The chimpanzees helped in some of the tasks (movies S5 to S8). All three chimpanzees helped reliably in the five tasks involving reaching: Across all such trials, the chimpanzees could retrieve objects for the human from 0 to 13 times in both the experimental and control conditions. The scores of the three individuals (experimental, control) were as follows: Alex, 5, 0; Alexandra, 10, 3; Annet, 9, 0 (each pair is significantly different from a chance distribution: Fisher's exact test, P = 0.039; P = 0.017, P = 0.0005, respectively). Because it was more difficult to control the behavior of the chimpanzees than that of the children, the human had to call each one by name to pay attention more often and sooner in the process. Nonetheless, when the chimpanzees helped, they did so relatively quickly (average latency = 12.9 s of reaching for the object), with each of the three individuals helping the human from 4 to 7 times across all tasks before she verbalized anything. As with the human infants, they did so without receiving any benefit (reward or praise) for helping (although they retained the object in their possession for some seconds before handing it over more often than did the children).

However, the chimpanzees did not help the human reliably in the other types of tasks—that is, in those involving physical obstacles, wrong results, or wrong means. In a follow-up study, we gave them two additional tasks of these types—designed to make the human's problem especially salient and with more time for a response—and they still did not help in these tasks (14). Presumably, when someone is reaching with an outstretched arm toward an object, the goal is in principle easier to understand and the kind of intervention follows straightforwardly. This could explain why out-of-reach tasks (in contrast to the other scenarios) elicited more helping by children and the only instances of helping by chimpanzees. Children and chimpanzees are both willing to help, but they appear to differ in their ability to interpret the other's need for help in different situations.

These experimental results demonstrate instrumental helping (toward goals) in a nonhuman primate. It is possible that helping behaviors are more likely when they involve objects that are not food, and that this explains why we obtained positive results when others, using different tasks involving food, have found negative results. It should also be noted that the chimpanzees of the current study, unlike those in (21, 22), were helping not a conspecific but a human. This might be important because chimpanzees are extremely competitive with one another (24, 25), but when they grow up interacting with humans, they seem to develop some more cooperative skills and motivations as well. Although our chimpanzees had been rewarded in the past for handing humans objects already in their possession upon request, they had not been encouraged to retrieve, nor rewarded for retrieving, out-of-reach objects for humans.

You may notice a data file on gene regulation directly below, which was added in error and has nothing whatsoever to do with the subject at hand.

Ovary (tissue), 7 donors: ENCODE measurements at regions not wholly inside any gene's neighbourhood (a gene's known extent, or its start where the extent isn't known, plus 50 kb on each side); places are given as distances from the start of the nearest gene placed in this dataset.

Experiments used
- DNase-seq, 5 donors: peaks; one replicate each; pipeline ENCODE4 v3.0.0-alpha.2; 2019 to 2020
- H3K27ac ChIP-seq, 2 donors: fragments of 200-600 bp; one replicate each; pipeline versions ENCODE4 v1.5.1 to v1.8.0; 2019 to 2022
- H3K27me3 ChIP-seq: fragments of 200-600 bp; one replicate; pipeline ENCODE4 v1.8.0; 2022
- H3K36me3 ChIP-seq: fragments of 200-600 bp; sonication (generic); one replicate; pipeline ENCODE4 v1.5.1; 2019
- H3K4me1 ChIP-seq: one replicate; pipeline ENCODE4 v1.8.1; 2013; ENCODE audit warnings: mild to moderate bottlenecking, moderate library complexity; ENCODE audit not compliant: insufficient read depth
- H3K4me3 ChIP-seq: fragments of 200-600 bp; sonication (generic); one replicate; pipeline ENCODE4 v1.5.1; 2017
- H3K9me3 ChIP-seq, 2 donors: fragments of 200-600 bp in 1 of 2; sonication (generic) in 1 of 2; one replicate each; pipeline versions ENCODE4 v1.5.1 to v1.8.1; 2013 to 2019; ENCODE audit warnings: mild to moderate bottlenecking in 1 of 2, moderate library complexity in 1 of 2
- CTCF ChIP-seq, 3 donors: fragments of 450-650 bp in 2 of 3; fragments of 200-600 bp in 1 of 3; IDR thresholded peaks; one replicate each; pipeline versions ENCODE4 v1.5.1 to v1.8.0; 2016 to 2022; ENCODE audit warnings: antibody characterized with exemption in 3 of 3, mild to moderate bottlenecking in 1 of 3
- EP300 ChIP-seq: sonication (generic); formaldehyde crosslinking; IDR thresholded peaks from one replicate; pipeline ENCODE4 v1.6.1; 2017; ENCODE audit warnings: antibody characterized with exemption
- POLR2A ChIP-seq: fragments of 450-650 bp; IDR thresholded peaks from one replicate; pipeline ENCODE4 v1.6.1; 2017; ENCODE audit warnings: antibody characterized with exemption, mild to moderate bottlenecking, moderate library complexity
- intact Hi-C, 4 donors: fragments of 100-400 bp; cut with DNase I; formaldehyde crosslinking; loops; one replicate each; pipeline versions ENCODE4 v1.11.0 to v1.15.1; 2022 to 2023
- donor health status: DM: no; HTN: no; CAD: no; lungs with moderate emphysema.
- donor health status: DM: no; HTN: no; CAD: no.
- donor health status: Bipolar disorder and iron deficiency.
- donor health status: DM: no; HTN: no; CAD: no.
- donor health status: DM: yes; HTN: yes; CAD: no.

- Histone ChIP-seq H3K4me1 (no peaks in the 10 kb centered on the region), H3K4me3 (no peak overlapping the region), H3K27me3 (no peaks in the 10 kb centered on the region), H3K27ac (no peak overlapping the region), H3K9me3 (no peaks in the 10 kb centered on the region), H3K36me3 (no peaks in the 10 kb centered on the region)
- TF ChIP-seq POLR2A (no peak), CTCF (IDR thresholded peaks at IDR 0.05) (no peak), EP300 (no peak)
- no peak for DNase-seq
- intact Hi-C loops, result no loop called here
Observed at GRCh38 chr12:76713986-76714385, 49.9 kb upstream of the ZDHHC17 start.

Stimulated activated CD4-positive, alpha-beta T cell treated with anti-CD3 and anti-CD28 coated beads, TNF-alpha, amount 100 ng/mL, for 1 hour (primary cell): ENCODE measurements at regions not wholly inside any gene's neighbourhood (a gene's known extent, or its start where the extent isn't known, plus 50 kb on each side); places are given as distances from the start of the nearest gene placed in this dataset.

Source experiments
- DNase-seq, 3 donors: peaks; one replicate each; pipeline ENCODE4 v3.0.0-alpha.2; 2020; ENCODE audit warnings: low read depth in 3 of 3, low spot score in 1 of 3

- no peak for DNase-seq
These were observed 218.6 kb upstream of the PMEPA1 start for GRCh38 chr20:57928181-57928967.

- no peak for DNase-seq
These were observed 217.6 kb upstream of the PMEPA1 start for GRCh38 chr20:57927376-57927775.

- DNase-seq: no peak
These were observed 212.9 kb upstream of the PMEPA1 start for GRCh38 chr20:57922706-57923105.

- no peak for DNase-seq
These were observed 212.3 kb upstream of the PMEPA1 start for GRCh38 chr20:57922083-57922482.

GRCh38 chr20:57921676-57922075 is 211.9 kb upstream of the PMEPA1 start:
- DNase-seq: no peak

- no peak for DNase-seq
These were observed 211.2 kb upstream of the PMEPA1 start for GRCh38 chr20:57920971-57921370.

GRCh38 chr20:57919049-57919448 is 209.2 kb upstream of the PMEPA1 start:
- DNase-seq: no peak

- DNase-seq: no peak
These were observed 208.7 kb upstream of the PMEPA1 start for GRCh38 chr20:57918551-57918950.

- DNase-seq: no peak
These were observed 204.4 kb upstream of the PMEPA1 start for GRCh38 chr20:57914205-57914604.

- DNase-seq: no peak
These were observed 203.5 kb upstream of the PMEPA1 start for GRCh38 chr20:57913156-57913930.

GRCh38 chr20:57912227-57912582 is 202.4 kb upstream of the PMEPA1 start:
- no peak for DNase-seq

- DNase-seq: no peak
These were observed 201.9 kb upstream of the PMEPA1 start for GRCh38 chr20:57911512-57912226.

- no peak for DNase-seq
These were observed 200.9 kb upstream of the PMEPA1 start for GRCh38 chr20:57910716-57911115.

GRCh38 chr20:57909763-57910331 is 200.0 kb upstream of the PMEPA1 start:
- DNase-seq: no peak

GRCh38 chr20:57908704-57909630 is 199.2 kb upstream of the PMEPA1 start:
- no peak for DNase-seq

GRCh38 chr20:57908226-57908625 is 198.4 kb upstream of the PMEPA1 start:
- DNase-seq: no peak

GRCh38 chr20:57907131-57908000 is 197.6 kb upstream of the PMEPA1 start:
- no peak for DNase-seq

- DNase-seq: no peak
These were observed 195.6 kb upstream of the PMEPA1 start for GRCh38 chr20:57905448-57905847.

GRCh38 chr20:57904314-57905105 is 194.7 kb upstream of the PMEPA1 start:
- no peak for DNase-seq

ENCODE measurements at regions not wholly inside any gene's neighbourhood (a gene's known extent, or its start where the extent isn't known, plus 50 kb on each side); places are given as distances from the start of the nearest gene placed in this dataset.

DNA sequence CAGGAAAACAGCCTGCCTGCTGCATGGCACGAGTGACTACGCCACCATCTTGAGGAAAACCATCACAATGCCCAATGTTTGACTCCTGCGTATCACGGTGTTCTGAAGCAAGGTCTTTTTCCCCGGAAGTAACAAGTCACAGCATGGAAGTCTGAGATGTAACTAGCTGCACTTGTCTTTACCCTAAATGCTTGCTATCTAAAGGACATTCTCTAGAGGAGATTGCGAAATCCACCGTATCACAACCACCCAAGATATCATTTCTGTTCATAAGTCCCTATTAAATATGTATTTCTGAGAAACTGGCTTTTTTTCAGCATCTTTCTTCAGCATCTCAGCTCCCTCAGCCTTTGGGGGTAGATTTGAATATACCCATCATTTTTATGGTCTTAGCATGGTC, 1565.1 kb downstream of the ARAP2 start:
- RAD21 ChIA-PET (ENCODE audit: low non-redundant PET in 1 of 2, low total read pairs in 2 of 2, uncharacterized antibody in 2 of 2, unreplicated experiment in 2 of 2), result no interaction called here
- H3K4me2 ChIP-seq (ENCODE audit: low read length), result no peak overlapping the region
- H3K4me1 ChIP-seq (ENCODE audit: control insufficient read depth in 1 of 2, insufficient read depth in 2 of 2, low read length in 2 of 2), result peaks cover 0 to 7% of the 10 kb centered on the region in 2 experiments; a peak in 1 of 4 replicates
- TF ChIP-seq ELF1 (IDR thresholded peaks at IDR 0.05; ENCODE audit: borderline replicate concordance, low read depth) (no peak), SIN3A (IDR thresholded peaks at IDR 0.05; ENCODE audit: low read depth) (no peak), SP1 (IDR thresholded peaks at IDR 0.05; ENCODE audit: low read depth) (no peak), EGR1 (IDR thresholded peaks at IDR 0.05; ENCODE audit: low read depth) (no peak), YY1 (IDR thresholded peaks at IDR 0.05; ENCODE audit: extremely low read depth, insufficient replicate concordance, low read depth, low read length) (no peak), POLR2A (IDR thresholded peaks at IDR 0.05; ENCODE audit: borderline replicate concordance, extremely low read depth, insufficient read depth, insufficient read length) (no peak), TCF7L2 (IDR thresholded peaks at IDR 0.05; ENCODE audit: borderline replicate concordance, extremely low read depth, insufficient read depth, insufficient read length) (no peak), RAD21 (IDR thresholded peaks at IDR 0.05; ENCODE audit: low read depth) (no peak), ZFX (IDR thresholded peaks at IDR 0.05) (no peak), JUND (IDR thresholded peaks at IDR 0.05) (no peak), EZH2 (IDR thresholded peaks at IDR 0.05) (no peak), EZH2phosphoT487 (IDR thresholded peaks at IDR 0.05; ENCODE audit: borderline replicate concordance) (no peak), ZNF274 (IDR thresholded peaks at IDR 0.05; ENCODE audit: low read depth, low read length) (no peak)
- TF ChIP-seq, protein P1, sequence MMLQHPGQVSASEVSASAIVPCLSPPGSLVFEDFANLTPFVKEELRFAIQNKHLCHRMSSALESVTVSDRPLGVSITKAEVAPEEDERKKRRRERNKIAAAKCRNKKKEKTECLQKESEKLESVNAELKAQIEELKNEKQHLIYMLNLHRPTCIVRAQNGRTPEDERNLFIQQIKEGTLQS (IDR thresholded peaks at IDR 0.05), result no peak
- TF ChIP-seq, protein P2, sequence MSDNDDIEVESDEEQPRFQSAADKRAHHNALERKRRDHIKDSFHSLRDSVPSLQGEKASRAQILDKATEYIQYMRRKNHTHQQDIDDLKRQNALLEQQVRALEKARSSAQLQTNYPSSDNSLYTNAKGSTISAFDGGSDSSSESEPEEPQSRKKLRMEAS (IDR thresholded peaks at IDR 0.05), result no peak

The human infants helped much more, and they did so for an adult they had just met (who was clearly not kin). Of special note, they helped in four different kinds of situations, whereas the chimpanzees helped in only one. This could be due to a greater propensity to help in children, or to children's more sophisticated cognitive skills in discerning the goal of the other in a variety of different situations. Infants 18 months of age are too young to have received much verbal encouragement for helping from parents. However, even if they had received some prior encouragement, many of the current tasks would have been unfamiliar for them, and the recipient of the help was an unfamiliar adult as well. In any case, viewed from a larger evolutionary perspective, the facts that human parents encourage their children to help others and that children comply by helping (even before they are linguistic) are noteworthy as the teaching and learning of prosocial norms.

A number of theorists have claimed that human beings cooperate with one another and help one another (especially non-kin) in ways not found in other animal species (2628). This is almost certainly so, and the current results demonstrate that even very young children have a natural tendency to help other persons solve their problems, even when the other is a stranger and they receive no benefit at all. However, our nearest primate relatives show some skills and motivations in this direction as well, and this suggests that the common ancestor to chimpanzees and humans already possessed some tendency to help before humans began down their unique path of hypercooperativeness (25, 29).

Supporting Online Material

Materials and Methods

Table S1

Movies S1 to S8

References and Notes